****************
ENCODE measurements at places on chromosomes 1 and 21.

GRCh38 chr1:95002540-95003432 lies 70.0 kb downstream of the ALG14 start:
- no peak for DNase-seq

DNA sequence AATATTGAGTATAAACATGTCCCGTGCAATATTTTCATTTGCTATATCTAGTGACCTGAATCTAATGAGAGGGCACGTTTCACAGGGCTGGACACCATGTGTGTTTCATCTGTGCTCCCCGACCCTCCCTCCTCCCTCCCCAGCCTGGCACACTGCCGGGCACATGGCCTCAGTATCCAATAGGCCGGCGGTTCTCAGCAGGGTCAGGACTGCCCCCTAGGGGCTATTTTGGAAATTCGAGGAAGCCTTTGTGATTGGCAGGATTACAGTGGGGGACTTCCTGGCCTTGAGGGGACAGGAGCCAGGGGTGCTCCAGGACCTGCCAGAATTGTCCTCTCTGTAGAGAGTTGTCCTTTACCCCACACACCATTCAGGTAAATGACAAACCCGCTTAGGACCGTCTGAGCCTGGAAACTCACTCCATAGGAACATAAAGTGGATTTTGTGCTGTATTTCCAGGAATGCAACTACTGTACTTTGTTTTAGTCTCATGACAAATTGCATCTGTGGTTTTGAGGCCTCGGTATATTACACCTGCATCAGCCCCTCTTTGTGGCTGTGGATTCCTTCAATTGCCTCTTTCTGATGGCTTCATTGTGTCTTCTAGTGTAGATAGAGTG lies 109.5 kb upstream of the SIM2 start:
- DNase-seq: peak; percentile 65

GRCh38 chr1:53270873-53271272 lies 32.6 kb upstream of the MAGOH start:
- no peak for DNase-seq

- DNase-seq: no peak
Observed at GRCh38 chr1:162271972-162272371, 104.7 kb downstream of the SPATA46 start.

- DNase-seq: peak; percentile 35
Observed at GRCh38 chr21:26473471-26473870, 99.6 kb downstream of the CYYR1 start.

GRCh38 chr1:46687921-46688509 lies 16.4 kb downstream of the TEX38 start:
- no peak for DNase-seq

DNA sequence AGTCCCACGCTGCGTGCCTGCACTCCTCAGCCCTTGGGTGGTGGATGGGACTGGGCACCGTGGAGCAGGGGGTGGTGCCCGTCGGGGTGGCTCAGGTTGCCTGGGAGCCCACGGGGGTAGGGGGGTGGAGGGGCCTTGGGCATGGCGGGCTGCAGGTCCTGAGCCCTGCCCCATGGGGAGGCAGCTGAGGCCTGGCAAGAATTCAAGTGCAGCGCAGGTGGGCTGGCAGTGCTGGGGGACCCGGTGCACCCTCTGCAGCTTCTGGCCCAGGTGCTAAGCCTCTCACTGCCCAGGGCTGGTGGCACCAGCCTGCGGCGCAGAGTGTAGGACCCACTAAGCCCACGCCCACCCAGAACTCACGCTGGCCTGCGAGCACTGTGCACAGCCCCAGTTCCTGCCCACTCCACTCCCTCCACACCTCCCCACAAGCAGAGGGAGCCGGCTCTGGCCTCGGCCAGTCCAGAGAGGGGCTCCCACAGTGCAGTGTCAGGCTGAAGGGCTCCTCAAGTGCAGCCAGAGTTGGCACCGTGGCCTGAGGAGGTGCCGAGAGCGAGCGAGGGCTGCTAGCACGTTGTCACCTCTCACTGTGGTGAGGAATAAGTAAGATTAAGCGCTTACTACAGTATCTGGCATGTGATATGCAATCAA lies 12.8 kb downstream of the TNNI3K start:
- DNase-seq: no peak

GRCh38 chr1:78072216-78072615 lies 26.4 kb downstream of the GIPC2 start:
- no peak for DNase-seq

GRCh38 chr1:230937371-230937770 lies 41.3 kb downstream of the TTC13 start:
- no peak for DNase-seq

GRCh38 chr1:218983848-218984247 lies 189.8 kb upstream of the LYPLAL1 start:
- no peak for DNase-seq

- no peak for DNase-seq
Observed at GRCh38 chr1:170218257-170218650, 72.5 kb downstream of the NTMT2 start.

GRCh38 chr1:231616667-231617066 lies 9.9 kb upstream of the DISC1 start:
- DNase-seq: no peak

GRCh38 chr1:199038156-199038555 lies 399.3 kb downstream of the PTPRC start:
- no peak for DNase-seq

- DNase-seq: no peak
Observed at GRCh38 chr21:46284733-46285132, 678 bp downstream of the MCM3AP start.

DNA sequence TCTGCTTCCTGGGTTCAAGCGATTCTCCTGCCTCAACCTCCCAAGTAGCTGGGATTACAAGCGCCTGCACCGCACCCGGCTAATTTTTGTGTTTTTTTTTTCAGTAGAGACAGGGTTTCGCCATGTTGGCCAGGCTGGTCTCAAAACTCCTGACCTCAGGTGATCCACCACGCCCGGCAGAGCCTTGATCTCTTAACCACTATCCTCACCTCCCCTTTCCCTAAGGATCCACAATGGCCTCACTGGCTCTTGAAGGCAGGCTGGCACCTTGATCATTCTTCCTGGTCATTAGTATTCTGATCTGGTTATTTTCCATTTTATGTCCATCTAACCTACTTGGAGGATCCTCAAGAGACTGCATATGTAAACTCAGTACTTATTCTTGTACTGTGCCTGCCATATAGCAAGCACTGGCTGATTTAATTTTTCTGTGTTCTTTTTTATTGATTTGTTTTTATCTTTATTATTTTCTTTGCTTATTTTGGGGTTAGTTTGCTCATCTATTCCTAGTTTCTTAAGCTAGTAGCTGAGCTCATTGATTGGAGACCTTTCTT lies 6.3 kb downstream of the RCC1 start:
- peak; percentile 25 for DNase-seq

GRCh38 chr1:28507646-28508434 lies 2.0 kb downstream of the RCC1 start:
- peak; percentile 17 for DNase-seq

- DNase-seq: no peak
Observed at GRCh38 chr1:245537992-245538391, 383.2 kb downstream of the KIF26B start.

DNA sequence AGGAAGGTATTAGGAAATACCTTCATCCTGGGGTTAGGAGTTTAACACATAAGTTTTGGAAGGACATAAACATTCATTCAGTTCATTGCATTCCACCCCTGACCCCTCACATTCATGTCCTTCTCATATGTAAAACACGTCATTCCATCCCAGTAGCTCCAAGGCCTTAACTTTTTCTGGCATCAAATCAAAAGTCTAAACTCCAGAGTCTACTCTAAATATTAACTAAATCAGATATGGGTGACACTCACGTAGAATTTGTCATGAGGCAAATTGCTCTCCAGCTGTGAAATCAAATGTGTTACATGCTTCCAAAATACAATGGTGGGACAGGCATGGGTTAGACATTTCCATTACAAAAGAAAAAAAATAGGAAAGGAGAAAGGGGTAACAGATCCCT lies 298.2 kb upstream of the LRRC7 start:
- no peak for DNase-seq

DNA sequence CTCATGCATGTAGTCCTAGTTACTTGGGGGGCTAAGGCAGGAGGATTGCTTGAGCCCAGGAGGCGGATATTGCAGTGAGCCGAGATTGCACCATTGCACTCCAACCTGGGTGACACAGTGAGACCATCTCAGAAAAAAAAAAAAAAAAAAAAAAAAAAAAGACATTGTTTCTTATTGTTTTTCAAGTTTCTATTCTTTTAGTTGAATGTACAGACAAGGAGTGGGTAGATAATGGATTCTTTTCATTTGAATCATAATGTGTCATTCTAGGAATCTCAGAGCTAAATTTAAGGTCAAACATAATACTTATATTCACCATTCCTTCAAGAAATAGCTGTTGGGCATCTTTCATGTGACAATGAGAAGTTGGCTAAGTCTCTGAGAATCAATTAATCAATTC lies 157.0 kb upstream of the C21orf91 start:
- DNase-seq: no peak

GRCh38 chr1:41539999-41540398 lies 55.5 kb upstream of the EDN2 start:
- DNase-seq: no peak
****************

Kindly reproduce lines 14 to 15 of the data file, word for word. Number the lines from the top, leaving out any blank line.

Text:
DNA sequence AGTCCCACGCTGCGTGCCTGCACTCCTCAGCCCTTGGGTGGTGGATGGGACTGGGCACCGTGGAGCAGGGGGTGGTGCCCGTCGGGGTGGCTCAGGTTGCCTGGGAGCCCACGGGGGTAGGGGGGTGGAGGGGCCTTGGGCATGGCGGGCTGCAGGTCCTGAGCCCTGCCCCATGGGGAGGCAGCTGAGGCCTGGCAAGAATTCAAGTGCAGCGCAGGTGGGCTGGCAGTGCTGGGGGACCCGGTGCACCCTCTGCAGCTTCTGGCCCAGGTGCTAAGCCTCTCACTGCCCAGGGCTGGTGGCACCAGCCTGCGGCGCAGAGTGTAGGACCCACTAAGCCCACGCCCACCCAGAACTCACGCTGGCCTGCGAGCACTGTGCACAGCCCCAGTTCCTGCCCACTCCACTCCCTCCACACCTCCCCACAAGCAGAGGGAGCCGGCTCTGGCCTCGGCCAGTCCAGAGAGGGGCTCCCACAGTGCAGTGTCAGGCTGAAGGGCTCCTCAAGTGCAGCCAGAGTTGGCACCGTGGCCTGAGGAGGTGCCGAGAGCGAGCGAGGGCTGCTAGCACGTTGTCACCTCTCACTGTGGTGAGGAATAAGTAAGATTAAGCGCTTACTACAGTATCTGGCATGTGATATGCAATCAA lies 12.8 kb downstream of the TNNI3K start:
- DNase-seq: no peak